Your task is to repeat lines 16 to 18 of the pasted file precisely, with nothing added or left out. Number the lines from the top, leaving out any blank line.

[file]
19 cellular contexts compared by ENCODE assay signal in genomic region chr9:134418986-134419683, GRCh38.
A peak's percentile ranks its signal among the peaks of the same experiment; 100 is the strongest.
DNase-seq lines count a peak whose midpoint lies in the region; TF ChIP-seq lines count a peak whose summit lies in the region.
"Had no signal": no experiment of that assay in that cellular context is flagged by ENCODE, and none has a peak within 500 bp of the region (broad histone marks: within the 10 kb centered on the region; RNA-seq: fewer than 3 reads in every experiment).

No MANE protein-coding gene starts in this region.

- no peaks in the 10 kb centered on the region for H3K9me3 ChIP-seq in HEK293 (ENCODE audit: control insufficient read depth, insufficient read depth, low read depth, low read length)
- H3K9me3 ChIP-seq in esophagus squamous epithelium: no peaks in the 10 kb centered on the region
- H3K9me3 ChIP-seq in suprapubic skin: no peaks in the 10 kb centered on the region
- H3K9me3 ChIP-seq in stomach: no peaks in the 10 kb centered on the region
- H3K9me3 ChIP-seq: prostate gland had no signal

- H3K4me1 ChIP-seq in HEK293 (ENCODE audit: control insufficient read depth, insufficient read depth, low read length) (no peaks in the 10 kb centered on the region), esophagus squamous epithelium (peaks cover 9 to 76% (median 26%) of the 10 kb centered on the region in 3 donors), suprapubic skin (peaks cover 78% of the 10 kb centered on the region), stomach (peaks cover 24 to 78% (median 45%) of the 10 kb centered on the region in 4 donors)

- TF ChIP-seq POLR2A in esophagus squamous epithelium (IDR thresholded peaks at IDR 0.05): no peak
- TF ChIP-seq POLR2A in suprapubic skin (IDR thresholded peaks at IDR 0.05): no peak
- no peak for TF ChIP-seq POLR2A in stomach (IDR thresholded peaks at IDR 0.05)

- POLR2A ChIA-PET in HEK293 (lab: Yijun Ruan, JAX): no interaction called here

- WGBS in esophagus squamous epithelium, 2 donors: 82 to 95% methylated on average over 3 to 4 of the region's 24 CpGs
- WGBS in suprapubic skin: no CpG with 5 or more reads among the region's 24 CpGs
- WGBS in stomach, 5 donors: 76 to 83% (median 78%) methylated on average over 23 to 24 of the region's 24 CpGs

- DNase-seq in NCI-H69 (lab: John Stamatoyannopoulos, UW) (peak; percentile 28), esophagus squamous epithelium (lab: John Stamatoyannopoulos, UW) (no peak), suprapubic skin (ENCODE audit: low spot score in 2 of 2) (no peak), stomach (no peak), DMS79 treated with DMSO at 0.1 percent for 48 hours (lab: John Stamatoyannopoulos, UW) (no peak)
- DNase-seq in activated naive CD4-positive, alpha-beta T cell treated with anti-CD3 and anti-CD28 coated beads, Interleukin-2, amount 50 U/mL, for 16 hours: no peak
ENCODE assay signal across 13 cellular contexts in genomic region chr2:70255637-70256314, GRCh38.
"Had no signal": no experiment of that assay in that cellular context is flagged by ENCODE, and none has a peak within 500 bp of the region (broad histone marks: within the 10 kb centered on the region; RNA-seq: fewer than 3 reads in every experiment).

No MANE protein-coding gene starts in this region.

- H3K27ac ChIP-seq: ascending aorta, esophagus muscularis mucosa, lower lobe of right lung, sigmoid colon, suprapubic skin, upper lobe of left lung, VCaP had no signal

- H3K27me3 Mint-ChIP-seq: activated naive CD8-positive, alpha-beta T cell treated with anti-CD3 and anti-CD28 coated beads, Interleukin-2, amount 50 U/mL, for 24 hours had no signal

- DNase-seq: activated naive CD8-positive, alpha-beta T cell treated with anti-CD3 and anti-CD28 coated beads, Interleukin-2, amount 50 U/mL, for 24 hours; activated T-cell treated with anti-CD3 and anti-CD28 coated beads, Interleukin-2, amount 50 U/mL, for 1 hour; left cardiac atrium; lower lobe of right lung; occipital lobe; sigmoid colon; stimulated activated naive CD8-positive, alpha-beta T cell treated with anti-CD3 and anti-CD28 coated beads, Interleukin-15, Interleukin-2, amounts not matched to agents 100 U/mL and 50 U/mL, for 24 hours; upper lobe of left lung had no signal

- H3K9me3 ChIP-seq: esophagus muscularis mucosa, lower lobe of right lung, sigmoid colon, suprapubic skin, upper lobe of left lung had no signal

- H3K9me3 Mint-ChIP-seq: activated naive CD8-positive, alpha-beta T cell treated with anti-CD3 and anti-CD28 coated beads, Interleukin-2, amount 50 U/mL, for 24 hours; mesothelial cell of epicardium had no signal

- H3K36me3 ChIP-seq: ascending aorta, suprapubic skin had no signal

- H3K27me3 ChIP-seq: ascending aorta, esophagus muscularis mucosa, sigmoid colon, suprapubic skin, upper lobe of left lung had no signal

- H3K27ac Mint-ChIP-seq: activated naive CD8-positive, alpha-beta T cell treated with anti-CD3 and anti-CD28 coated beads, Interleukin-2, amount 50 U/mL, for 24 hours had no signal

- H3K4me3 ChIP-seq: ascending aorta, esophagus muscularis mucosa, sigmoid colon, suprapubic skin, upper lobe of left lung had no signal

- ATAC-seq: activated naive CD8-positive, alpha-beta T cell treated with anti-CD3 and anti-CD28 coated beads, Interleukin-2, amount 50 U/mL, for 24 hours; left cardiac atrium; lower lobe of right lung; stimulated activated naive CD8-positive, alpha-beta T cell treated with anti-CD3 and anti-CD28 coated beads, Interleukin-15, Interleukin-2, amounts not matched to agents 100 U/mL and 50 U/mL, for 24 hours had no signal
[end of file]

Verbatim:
- WGBS in esophagus squamous epithelium, 2 donors: 82 to 95% methylated on average over 3 to 4 of the region's 24 CpGs
- WGBS in suprapubic skin: no CpG with 5 or more reads among the region's 24 CpGs
- WGBS in stomach, 5 donors: 76 to 83% (median 78%) methylated on average over 23 to 24 of the region's 24 CpGs